for the moBt part girls. A number of
committoo reports were received and
upon u design for tho class pin, and It
waB adopted without any discusBlon.
Tho most important business was tho
consideration of the advisability of a
strictly class party. This seemed to
be looked upon favorably by a major
ity of those present, and it was decided
to ha-'p a party in the Art Hall as soon
os arrangements can be made. Only
membeis of tho class will be allowed
to attend, and the party will be for the
solo plirpose of engendering more and
better class feeling.
Junior Football Rally.
The Juniors held an enthusiastic
football rally in the Chemistry Lecture
room at 11 a. m. yesterday in which
they made preparations to defeat the
Seniors next Thursday, then tho vic
tors of- the Freshmen-Sophomore game
and win the championship of the Uni
versity. The team, though It could do better
yet, Is In pretty good trim for a class
team. The greatest obstacle in class
football has always been to get out a
crowd. The studentH consider any
football game, short of one with Colo
rado or Minnesota, as being tame.
This is a wrong attitude. Class teams
are evenly matched, more so than a
good many of our 'varsity teams and
tho opportunity for spectacular plays
is as great in one' as In the other. The
price of admission has been placed at
fifteen cents, a rato at which, at least
every Senior and Junior, will not only
bo expected-but compelled to at least
buy a ticket.-' The committee, consist
ing of Messrs. Myers, Wolf, Kramer,
Dwyre, Flansburg, Posey, Cornelius,
Moss, and Bednar, and Misses Huso,
Erford, Hanlon, Fosslor and Frazler,
will be selling tickets until the game,
and when they stop you on tho campus
the easiest way out Is to buy a ticket.
Cattle Feeding Experiment;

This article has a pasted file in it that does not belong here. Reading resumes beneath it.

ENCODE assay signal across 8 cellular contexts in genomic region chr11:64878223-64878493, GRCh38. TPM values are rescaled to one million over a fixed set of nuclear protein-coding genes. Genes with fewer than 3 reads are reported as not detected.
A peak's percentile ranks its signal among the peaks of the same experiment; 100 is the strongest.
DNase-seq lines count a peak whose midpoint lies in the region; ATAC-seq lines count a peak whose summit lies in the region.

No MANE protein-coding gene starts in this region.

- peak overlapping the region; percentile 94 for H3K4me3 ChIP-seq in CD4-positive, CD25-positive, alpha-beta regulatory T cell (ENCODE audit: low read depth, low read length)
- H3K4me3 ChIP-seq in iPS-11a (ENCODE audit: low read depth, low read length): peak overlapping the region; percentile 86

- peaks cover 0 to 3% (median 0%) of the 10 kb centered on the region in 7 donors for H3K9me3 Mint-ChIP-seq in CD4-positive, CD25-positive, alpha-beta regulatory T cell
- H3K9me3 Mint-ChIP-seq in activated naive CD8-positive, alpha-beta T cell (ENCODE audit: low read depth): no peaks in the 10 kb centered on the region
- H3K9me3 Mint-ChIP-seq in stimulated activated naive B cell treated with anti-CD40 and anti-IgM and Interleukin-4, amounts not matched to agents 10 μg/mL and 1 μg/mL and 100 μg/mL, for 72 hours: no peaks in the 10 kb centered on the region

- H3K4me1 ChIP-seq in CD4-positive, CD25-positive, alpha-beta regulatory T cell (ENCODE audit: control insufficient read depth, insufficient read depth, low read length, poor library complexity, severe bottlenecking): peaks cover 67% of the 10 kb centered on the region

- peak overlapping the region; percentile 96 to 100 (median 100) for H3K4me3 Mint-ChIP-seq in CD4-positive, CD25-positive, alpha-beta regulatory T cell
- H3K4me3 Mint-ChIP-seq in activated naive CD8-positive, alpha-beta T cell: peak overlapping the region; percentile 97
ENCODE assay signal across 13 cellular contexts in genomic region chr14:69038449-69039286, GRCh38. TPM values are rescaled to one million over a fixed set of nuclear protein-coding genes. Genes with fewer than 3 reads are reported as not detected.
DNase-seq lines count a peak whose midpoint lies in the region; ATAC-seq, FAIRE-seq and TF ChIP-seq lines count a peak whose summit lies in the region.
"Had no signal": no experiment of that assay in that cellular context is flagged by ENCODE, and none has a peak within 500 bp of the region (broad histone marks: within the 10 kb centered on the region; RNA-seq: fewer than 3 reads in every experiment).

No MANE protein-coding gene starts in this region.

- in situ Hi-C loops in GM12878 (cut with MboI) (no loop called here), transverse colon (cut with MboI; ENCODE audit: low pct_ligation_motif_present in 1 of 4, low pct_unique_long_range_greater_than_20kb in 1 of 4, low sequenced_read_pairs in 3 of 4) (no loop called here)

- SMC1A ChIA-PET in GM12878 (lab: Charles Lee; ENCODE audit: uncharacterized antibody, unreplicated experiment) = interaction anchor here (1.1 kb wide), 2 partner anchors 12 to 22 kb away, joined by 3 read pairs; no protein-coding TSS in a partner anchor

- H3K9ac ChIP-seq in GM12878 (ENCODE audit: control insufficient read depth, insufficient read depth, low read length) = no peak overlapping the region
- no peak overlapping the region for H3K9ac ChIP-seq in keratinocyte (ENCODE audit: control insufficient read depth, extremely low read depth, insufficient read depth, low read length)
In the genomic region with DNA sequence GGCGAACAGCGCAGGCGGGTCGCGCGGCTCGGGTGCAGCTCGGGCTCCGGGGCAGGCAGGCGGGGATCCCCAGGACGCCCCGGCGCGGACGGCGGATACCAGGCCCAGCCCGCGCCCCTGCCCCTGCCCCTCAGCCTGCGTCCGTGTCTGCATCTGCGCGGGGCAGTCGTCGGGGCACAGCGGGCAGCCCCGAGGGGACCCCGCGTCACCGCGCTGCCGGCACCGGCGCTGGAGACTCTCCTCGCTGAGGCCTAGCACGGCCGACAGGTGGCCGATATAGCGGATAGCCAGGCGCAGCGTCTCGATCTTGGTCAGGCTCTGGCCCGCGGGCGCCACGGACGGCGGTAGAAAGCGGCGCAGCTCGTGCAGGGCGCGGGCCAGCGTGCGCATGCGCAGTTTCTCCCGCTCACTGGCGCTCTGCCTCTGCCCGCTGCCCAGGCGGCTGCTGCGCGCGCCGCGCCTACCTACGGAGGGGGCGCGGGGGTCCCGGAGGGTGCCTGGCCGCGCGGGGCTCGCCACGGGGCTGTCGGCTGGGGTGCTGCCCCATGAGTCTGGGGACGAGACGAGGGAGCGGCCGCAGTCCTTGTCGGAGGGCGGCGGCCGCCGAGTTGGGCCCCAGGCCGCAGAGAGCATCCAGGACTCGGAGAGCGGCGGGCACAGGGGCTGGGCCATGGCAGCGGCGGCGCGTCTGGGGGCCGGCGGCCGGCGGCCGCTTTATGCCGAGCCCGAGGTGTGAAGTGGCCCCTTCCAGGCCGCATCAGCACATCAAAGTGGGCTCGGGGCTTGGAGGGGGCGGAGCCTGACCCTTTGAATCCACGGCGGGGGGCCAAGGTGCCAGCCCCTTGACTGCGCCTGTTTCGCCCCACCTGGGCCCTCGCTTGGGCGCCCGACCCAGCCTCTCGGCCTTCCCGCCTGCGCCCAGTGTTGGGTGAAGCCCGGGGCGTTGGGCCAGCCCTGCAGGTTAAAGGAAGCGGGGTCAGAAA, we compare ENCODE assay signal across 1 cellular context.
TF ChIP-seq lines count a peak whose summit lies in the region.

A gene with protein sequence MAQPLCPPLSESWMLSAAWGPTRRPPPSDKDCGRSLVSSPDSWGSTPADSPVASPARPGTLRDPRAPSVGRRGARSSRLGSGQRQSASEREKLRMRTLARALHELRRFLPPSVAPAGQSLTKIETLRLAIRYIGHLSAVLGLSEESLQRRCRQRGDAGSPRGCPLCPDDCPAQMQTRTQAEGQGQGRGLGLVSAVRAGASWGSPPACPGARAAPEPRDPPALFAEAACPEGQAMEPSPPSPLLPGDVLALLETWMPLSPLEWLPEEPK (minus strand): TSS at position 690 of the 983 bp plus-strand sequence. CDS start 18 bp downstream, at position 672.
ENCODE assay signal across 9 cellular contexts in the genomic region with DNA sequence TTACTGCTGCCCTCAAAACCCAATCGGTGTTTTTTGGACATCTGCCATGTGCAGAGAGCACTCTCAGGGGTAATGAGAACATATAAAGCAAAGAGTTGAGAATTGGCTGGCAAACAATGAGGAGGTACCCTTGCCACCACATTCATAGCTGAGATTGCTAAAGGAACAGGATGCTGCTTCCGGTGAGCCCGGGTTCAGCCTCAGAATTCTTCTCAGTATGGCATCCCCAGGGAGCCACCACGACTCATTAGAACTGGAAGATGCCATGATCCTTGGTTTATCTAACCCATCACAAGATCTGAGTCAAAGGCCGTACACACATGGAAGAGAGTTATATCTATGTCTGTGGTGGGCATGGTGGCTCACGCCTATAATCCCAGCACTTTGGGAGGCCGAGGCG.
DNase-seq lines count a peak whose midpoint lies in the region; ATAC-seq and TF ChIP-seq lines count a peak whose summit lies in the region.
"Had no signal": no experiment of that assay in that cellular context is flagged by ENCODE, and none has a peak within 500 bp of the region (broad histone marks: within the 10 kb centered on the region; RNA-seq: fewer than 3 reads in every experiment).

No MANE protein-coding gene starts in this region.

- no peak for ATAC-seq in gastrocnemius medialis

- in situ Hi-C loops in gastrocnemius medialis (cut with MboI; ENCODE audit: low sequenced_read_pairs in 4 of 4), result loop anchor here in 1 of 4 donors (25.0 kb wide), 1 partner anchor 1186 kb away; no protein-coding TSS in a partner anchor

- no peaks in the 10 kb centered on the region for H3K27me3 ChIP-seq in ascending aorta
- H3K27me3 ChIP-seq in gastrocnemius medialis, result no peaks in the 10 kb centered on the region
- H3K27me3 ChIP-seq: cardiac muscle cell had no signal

Tho Nebraska Experiment Station
has Just issued Bulletin No. 90, giving
a report of a cattle feeding experiment
in which sevoral forms of roughness
common in tho West wore compared.
This Is a 22-pago bulletin, Illustrated,
wh'lch seta forth very clearly some per
tinent facts relative to tho economical
production 6f beef facts which should
bo of interest to every cattlo feeder.
The bulletin may bo obtained free of
cost, by residents of the state, upon
writing to the Agricultural Experiment
Station, "Lincoln, Nebr., for Bulletin
F.B. Matlach, University of Ne
braska, -Lav '03, is editor of a news
paper in St. Paul, Minnesota. t
L. W. Houtz, '03, now city electrician
for Lincoln, has charge of Professqr
Morse's classes at present. Professor
Morso is quarantined at his "home on
account of scarlet fever In his family.
L. A. Cutshall, E; E. '.04, Is now with
tho Western Electric company of Chi-'
etigo In their telephone installing de
partment; Tho field parties In C. E. 5 have been
reorganized, , . 9
Fred Ayer, a former studonl In Glvll
Engineering, spent Saturday In Lin
coln. Mr. Ayer holds a lucrative pobI-
1 tlon with Uio Union Pacific railroad.
There are Many Imitations of
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Under the decisions of several